Posted on Thursday, August 4th, 2016 by Fred Topel
Unified Pictures, the production company founded by Keith Kjarval that produced Rudderless, Trust Me and A Single Shot among others, is developing an animated Vampire Hunter D TV series. The popular series of Japanese novels by Hideyuki Kikuchi has spawned two movies in 1985 and 2000. We spoke with another Unified founder, Kurt Rauer, and Scott McLean who are overseeing Vampire Hunter D.
They are beginning with a comic book adaptation of the unpublished Kikuchi story Message From Cecile. With 34 published Kikuchi stories, and Kikuchi sill working, Vampire Hunter D is in no danger of running out of material or catching up with the books like Game of Thrones did. The comic book, Message from Mars, is told from the point of view of Cecile, a human colonist on Mars. Unified launched a Kickstarter for the first issue and met their $25,000 goal, so have set an even higher goal to finish the comic book as a prequel to the TV series.
Unified have partnered with other artists to create more collectible material to reintroduce Vampire Hunter D to America including medals, buttons, jewelry and sticker packs. The Pathfinder Roleplaying Game made a character sheet for D and will do so for other characters as they’re introduced in subsequent issues of Message From Mars, ultimately planning a 32-page booklet of augmented rules for Vampire Hunter D games and their own short story. Fans can meet McLean at GenCon in Indianapolis this weekend, and read our interview with Rauer and McLean below.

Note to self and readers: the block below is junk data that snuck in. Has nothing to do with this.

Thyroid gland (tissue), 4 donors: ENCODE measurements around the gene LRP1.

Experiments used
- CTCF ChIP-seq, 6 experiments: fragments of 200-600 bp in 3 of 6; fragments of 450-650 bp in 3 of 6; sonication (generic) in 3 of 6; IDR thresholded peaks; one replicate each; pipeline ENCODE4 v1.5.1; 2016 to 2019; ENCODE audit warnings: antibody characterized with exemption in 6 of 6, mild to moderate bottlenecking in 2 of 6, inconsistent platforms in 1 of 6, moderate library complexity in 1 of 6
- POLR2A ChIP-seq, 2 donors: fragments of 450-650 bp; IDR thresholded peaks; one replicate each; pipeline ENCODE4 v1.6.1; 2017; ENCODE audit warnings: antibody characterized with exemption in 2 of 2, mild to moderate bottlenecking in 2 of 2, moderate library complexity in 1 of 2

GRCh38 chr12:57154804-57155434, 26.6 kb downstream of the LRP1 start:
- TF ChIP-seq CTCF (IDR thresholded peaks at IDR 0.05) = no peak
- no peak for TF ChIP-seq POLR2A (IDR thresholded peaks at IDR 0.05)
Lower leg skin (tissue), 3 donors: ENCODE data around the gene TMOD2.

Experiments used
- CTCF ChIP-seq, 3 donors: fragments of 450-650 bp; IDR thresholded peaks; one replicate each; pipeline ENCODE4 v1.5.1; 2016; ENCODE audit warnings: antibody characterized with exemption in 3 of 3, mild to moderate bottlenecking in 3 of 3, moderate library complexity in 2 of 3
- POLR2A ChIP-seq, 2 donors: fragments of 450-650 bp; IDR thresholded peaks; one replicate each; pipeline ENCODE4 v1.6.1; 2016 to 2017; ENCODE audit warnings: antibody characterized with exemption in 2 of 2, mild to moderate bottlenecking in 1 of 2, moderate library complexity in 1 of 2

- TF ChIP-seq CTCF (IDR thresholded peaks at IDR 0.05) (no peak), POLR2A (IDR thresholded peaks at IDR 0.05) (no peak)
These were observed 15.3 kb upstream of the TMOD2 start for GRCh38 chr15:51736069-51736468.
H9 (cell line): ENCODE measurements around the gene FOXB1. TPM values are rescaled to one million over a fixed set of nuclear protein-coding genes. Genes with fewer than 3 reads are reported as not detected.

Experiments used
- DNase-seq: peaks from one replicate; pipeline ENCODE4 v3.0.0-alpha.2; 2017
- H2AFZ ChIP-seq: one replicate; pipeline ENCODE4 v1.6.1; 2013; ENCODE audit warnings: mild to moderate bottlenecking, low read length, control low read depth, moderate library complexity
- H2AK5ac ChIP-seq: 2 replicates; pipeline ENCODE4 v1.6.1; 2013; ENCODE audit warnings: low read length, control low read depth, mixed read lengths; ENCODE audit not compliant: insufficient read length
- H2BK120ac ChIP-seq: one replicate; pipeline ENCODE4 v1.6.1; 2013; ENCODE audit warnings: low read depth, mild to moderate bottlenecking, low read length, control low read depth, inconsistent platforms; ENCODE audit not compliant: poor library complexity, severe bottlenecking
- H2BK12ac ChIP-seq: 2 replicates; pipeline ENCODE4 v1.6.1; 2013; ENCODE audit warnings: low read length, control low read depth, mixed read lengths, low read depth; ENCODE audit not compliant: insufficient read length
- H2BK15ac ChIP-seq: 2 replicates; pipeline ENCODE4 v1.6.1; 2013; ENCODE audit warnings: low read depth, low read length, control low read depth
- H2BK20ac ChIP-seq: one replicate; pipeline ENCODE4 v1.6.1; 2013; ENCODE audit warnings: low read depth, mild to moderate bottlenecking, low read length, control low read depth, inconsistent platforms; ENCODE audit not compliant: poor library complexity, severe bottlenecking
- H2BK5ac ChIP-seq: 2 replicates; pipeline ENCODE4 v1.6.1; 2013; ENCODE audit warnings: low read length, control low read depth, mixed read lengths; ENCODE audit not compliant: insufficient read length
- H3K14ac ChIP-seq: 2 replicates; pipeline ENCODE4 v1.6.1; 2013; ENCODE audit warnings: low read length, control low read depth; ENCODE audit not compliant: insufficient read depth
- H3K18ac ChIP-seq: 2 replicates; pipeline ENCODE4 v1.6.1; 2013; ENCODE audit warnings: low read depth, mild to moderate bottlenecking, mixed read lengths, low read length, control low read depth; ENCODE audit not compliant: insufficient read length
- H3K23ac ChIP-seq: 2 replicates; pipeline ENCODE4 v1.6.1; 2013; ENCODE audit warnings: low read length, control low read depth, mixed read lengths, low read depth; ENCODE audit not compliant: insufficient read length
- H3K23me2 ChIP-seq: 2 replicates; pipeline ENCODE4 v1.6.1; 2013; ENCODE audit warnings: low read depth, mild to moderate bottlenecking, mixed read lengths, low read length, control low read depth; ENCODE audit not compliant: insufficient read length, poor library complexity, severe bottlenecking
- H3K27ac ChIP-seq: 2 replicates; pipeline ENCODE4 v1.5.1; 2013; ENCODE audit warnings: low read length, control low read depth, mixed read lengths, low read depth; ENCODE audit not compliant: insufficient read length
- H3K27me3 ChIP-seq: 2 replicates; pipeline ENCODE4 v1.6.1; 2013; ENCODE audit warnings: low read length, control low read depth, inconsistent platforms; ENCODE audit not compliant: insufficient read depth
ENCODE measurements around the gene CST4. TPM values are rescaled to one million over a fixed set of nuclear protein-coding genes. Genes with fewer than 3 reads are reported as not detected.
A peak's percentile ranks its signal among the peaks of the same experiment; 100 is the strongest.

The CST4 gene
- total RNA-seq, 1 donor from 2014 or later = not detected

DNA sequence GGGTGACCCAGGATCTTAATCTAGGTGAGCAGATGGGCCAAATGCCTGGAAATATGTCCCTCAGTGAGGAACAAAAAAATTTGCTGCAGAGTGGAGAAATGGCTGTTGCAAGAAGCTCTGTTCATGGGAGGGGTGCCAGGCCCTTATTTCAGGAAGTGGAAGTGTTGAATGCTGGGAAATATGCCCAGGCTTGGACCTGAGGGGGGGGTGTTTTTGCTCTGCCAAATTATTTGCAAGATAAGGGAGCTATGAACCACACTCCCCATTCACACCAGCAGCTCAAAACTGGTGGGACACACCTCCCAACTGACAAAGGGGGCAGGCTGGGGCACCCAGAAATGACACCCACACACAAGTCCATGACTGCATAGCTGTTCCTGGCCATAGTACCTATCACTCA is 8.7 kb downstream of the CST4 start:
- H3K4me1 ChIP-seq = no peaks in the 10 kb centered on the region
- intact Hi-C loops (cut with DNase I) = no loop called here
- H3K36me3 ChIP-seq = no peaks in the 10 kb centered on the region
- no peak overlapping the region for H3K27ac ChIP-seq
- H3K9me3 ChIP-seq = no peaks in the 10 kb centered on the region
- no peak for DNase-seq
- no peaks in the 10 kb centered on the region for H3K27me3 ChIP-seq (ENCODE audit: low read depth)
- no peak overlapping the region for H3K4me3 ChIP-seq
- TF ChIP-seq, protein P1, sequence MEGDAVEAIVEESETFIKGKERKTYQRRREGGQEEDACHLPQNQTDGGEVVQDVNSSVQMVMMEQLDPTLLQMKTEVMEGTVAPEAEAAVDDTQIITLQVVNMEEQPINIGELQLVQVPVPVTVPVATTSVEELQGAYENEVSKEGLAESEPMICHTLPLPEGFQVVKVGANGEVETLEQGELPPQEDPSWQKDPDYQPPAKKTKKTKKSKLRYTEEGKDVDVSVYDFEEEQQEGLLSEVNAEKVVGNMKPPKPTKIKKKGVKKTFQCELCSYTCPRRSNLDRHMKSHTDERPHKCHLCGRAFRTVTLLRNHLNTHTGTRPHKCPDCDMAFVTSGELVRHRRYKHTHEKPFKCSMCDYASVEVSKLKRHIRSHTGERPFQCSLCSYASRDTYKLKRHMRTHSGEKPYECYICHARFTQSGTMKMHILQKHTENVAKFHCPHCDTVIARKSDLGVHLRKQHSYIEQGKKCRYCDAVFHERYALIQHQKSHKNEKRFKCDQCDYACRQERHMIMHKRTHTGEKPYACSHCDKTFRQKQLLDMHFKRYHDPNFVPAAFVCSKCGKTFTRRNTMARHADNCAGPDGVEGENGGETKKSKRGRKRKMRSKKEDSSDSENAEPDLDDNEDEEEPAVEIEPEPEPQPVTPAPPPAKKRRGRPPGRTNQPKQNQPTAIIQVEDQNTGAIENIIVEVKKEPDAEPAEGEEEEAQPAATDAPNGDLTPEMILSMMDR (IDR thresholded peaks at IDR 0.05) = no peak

Since you tripled your Kickstarter goal, how can you use the extra funds to put back into the comic?
Rauer: So here’s our goal. Initially, we had gone down the route of wanting to cover printing and creation costs of the first issue to make sure that there’s a market there. We had planned on doing additional Kickstarters for additional issues. I think that we’ll get through the entire run of five issues if we can make it to the number one most backed single issue comic of all time on Kickstarter. That number is about $120,000. I think that that’s doable for us. We’re going to make a concerted effort and a big push. I think we may be able to achieve that. With those funds, we’ll be able to publish all five issues and get to a place where we have the short story completely told off of this Kickstarter program.
Are you interested in adapting Vampire Hunter D as a new movie?
Rauer: Potentially for a feature. What this is serving to do is it’s showing the rest of the United States, showing the folks in Japan that there’s still an appetite for Vampire Hunter D. We are working closely with Digital Frontier in Japan. They’re our co-creation partners. We are bringing Vampire Hunter D to the broadcast studios to create a one-hour dramatic animated series.
So television, not movies.
Rauer: So somewhere around eight to 10 hours a year is where we’re hoping to be.
Do you have a network involved with that?
Rauer: Not yet. This is part of that creation process. So as we’re doing visual development for the comic, we’re also doing visual development under the hood for the series itself. So some of the work that you see as biz dev on the Kickstarter campaign, that’s being used to set our look and feel of pictures for the animation side of things. It’s sort of dual purpose.